Salesforce has an amazing reporting layer on top of its platform. Its powerful data is at people's fingertips, and it has never been easier to build reports. Drag this to there, and wham, we have a report that will save the world. However, just because the report creation and manipulation are in the hands of the masses doesn't mean it is always a good thing.

The availability and impact of dynamic reporting within Salesforce can't be understated. Users can easily create reports and analyze their work. Unfortunately, the simplicity has led to a proliferation of reports. In the end, most end-users settle on a concise list of reports to do their job. If you analyze these reports, you will notice that they don't change much. They will go years with daily usage and without a single tweak. Then in a moment of inspiration, the report is changed slightly then remains consistent for the next 9 to 12 months.

Managers love Salesforce reports because they have access to a powerful dataset. They can even hop into Reports and create their own. Since they are close to the end-users, this usually works out well.  Executives are excited to get data from outside their BI or IT departments. In general, the end-user will have a tactical and actionable report, and the manager will have a report providing an overview of their world. On the other hand, executives are unfamiliar with tactical processes that build these powerful data sets. They are more familiar with concrete financial reports that contain revenue and profit.  

Salesforce shines at providing process-level reporting, but these reports are not as concrete as most executives' financial reporting.  Financial reports contain revenue, receivables, and payables, which are contractual in nature. Process level reporting is more like forecasting. The confusion between the two types of reporting types leads to Process Debt.

Process debt accumulates when a reporting change doesn't consider processes creating the data (inside and outside of Salesforce). Sometimes a report change can come from a curious Executive that is taken as a directive to change a report.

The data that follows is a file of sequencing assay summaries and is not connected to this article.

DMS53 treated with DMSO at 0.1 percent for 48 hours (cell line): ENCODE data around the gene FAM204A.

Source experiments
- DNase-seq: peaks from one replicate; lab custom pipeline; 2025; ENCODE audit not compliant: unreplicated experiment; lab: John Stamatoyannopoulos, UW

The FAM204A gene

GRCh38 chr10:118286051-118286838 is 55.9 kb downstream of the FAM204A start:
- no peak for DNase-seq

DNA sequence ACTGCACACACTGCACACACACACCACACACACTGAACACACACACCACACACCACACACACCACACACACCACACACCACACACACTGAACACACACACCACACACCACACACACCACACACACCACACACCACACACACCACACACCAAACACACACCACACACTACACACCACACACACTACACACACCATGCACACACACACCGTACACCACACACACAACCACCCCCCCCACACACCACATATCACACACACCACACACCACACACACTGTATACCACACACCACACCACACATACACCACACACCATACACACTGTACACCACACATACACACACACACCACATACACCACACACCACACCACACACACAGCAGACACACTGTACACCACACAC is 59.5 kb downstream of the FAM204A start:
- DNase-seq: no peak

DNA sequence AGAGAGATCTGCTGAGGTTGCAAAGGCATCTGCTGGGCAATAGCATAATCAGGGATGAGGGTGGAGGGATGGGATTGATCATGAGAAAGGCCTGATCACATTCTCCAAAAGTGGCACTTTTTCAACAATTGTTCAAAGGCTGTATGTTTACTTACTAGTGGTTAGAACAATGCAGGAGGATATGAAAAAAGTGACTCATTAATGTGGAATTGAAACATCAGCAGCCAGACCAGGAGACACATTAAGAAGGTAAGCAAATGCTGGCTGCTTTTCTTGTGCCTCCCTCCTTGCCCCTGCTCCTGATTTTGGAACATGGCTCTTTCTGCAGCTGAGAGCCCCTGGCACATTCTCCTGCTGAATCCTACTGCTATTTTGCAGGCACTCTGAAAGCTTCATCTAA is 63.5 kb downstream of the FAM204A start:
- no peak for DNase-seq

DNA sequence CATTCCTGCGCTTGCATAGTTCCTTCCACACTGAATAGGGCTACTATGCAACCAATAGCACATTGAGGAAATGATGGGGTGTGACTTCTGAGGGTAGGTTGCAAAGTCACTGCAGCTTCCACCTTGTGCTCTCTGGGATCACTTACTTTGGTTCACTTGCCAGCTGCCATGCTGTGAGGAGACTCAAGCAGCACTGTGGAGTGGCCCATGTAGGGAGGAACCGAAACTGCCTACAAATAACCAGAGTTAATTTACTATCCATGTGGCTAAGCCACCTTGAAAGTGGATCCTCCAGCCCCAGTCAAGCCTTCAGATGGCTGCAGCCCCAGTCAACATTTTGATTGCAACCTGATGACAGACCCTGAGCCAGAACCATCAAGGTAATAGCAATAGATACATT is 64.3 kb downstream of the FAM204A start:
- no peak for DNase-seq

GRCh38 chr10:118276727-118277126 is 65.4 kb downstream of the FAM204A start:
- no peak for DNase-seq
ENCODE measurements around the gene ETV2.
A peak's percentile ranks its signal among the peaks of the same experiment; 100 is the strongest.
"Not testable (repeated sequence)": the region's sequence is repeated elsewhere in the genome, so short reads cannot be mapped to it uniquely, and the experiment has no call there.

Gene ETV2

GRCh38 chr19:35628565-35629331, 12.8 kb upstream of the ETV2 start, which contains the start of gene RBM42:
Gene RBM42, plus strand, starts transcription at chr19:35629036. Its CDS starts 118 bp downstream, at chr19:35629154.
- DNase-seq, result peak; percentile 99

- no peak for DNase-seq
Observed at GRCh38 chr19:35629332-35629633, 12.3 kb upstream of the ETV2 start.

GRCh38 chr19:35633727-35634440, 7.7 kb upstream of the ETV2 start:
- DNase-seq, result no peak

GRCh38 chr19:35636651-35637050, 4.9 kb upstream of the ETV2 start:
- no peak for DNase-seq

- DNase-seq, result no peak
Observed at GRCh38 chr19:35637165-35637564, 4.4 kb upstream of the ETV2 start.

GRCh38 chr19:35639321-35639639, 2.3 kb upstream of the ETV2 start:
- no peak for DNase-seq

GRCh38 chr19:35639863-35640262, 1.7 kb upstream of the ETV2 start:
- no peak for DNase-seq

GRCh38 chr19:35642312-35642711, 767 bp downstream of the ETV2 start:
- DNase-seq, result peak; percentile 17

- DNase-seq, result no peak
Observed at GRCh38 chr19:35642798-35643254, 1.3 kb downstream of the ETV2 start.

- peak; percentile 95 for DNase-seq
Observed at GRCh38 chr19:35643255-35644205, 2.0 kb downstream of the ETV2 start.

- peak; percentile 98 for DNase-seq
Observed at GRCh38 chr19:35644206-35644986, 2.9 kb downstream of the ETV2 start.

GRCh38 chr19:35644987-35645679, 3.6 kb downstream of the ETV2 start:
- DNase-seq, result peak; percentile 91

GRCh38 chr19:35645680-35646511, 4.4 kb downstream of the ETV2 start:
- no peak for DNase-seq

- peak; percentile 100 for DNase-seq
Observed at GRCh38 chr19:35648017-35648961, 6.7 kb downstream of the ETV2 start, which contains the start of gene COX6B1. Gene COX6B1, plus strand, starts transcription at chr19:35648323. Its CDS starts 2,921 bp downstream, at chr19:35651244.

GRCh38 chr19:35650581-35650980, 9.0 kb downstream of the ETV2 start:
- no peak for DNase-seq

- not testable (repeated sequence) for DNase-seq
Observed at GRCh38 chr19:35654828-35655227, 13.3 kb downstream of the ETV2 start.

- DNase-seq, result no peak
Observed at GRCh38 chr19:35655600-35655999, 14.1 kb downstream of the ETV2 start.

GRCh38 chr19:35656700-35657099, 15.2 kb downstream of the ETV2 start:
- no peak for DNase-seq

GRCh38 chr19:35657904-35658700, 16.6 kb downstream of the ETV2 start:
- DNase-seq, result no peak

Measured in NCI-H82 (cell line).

The Path to Salesforce Process Debt

  1. A company implements Salesforce.
  2. Salesforce is customized to make operations more efficient.
  3. Salesforce tactical reporting is created for end-users.
  4. Salesforce management reporting is created.
  5. Reports bubble up to upper management, who don't understand what drives the reports.
  6. Upper management wants to change or create a new report that conflicts with the existing process.
  7. Salesforce Admins are asked to add a field so executives can have better reporting.
  8. Salesforce Admins push back because they don't think it will work within the process.
  9. When upper management overrules the Salesforce Admins they cringe as they add a new field. They are confident that the new field or validation will lead to more headaches than value, and they will take the heat and have to support something they disagree with for a long time.
  10. The end users now are stuck with a process change that wastes their time and doesn't add value for them or their manager.  Process debt is born, and it is only a matter of time until steps three through ten are repeated.  

I can't say it strongly enough if you don't understand the processes of your Salesforce users and you are asking for a reporting change that doesn't consider the underlying processes, you will be adding Process Debt to Salesforce. If you do, you will start to hear people badmouth the change, and if it isn't controlled, people will start to badmouth Salesforce. Salesforce licenses are expensive but do you know what is more expensive, hiring more people because of the inefficiency created by report-driven changes. The Salesforce licenses don't cover Salesforce Process Debt. It is paid by adding additional employees. In the end, bad processes kill good people, and sometimes the search for better reporting can be building those bad processes.